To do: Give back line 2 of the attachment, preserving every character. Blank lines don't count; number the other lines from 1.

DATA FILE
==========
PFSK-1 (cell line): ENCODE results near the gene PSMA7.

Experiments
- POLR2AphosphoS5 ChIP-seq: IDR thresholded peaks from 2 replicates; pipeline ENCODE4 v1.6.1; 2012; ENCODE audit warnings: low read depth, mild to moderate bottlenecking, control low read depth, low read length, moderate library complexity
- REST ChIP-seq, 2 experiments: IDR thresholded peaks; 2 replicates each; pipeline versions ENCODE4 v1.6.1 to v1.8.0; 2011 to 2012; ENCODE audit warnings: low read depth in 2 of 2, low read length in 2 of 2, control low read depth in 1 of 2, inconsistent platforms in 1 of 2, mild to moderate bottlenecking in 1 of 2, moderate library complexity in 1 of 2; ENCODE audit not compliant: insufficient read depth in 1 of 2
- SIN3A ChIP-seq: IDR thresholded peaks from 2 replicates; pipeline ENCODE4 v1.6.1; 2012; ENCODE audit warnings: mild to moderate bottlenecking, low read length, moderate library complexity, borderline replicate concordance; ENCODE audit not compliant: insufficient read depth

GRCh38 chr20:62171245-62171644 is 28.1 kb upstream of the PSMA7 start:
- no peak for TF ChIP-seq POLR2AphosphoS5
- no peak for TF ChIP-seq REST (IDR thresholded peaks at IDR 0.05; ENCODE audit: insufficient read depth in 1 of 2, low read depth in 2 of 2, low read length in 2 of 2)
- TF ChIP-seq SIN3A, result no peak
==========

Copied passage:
Experiments